The auditor's role: Finding lapses and helping fix them
WE REFER to the commentary, "No guarantee that audits will catch fishy business" (My Paper, Sept 2).
The writer has correctly stated that the auditor's role is to express an opinion on whether the financial statements, as prepared by the management, are free from material misstatement.
However, we wish to point out some misconceptions regarding an audit and the auditing profession.
First, a misstatement is not the same as fraud. Fraud is an intentional act to deceive. Material misstatements may include errors that are intentional or unintentional. The former could be fraudulent in nature, whereas the latter are genuine mistakes.
The auditing profession understands that fraud is a real business risk. Fraud is not easy to detect, especially if it involves collusion or where utmost effort has been made to cover the act.
Second, we would like to clarify the scope and value provided by an audit.
Before expressing an opinion, the auditor will identify key risk areas within the business which have a higher potential for significant errors in the financial numbers, and perform robust audit procedures on them.
Key risk areas are selected because, as rightly noted by the writer, it is impossible to audit all aspects of the company.
Upon discovering errors, the auditor will discuss with the management the significance, possible root causes and implications of the errors. The management will be required to quantify the errors and rectify the financial statements to reflect the true financial position and performance of the company.
For example, a risk area for a retail business would be its inventories. If the actual quantity of inventories differs from what is reflected in the company's records, the auditor will discuss the implications of the error with the management. The financial statement will then have to be amended accordingly by the management to record the correct inventory quantity. In addition, the auditor would help determine what caused the error so that the control systems can be improved to prevent such errors from recurring.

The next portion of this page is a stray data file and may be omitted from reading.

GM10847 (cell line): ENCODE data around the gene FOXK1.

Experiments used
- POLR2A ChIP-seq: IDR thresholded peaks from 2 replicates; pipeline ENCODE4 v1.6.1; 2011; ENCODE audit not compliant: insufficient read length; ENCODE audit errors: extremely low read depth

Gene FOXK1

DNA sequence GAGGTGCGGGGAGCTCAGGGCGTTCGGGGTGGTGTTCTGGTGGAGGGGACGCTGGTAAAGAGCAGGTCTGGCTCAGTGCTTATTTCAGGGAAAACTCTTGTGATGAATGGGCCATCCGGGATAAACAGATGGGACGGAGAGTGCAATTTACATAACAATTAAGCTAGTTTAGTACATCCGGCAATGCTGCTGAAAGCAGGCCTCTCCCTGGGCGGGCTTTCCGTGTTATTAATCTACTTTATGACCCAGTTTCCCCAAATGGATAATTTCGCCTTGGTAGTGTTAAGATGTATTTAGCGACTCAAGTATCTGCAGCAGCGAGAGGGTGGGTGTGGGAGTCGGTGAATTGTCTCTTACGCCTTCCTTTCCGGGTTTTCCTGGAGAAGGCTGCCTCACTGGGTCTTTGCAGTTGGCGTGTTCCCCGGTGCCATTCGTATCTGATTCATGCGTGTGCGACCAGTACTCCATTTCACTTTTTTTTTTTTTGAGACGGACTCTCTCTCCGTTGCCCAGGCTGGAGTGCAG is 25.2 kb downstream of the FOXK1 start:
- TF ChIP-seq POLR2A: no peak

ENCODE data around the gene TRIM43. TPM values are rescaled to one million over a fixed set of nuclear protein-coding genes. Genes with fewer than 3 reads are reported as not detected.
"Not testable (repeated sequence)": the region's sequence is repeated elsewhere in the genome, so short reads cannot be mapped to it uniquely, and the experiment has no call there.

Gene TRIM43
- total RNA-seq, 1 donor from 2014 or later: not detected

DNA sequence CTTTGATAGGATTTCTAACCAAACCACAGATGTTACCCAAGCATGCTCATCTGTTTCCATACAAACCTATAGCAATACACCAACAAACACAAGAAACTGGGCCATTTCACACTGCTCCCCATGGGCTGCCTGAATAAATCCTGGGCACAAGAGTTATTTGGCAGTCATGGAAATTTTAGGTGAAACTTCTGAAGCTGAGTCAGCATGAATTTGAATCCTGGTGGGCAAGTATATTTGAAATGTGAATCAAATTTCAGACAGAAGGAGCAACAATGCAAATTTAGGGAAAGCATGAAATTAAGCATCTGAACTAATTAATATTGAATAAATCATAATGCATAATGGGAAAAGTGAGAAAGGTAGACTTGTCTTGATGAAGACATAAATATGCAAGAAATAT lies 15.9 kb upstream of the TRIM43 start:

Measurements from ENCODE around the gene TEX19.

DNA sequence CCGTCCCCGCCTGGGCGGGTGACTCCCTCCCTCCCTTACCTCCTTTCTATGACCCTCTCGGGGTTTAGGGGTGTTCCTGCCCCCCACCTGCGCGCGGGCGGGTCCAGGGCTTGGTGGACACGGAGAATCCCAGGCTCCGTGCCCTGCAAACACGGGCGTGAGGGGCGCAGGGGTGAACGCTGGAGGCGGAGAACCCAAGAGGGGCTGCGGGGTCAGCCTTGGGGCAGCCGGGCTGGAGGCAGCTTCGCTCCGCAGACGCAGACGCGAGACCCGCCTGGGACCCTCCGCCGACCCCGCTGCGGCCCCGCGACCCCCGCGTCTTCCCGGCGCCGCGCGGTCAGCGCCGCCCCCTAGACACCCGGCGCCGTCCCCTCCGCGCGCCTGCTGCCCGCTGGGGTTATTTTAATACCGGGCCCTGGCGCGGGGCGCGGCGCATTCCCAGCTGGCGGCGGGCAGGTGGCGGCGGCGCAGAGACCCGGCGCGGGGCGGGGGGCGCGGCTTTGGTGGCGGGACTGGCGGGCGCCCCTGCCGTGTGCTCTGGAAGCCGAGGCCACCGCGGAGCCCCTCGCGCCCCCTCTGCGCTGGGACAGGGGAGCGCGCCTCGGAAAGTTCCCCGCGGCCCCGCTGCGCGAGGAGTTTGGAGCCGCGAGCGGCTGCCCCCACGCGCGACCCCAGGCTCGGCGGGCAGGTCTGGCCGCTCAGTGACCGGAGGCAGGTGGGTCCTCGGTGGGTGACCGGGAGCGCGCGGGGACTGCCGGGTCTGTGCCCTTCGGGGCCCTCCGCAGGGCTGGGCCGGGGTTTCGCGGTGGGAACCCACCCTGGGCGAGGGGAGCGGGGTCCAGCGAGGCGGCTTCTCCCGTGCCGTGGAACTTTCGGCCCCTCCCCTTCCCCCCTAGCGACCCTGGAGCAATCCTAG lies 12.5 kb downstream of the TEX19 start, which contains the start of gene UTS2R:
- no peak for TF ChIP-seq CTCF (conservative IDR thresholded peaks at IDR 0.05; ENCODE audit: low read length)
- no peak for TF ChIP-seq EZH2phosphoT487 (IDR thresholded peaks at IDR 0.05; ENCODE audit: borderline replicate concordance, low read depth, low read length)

Hence, the value of an audit comes from addressing high-risk areas, helping the management identify internal control lapses and recommending appropriate improvements to the firm's internal controls. This enhances the confidence of the intended users on the reliability of the financial statements.
Third, we would like to clarify that ethics and integrity are hallmarks of the auditing profession. It is in maintaining a high standard of ethics which enables the auditor to make sound professional judgment. If required, auditors will not hesitate to issue qualified audit opinions.
For more information on the auditor's role, please refer to